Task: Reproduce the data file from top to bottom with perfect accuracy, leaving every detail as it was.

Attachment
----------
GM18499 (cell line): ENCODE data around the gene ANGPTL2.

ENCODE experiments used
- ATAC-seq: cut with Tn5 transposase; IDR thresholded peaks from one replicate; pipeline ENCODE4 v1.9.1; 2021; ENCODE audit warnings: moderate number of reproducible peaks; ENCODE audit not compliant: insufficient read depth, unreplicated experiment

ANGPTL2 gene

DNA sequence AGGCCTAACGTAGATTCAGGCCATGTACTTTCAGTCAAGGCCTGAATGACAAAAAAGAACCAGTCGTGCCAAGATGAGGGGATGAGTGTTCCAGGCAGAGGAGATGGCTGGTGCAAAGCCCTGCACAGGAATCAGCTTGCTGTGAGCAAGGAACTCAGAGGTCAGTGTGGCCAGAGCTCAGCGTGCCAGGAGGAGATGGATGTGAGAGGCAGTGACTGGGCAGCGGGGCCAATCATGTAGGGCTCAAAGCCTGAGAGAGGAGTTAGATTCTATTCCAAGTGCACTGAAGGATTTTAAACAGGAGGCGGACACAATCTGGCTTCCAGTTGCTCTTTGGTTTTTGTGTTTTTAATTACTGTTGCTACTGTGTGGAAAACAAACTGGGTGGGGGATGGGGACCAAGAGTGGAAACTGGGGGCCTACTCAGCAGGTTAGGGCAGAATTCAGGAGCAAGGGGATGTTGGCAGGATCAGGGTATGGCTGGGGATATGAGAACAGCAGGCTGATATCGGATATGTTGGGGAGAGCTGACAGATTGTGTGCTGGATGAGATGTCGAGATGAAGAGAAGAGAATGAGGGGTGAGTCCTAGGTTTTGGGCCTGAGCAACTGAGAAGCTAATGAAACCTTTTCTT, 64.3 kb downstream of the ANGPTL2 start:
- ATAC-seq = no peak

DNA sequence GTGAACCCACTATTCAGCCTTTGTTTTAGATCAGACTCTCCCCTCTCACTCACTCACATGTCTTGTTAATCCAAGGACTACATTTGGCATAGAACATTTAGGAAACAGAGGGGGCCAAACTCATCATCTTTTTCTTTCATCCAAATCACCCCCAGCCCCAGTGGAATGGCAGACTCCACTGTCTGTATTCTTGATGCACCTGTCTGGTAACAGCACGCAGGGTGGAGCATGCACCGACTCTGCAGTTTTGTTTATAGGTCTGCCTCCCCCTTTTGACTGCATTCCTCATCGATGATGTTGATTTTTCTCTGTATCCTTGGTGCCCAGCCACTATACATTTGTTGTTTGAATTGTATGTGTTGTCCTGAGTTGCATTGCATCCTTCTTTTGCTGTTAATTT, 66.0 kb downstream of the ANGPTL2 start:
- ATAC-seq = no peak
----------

GM18499 (cell line): ENCODE data around the gene ANGPTL2.

ENCODE experiments used
- ATAC-seq: cut with Tn5 transposase; IDR thresholded peaks from one replicate; pipeline ENCODE4 v1.9.1; 2021; ENCODE audit warnings: moderate number of reproducible peaks; ENCODE audit not compliant: insufficient read depth, unreplicated experiment

ANGPTL2 gene

DNA sequence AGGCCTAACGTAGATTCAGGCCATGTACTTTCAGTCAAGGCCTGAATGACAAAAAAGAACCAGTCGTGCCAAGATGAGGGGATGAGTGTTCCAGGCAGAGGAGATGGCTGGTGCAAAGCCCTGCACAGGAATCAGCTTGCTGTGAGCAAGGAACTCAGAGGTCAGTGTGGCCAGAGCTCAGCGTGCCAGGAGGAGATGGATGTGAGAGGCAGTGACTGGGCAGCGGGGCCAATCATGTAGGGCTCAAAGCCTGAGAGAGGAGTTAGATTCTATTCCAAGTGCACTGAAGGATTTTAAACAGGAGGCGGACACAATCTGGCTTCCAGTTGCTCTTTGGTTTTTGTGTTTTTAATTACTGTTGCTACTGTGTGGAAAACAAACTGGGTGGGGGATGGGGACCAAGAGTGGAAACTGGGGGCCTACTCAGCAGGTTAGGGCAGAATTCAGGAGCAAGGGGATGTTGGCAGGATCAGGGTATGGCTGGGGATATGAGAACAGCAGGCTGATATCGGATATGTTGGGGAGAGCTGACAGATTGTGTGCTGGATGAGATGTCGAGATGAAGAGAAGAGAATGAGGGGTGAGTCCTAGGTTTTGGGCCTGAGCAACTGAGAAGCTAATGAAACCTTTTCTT, 64.3 kb downstream of the ANGPTL2 start:
- ATAC-seq = no peak

DNA sequence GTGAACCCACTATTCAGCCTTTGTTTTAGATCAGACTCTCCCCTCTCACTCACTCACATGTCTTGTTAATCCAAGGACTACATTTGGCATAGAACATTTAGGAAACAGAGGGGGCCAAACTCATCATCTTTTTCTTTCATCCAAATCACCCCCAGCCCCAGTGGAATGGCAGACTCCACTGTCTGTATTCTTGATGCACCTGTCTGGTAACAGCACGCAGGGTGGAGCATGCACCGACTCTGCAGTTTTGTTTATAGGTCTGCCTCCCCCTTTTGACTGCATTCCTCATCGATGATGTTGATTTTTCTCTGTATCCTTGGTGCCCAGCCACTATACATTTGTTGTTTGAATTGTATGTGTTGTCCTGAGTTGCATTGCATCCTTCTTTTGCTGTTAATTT, 66.0 kb downstream of the ANGPTL2 start:
- ATAC-seq = no peak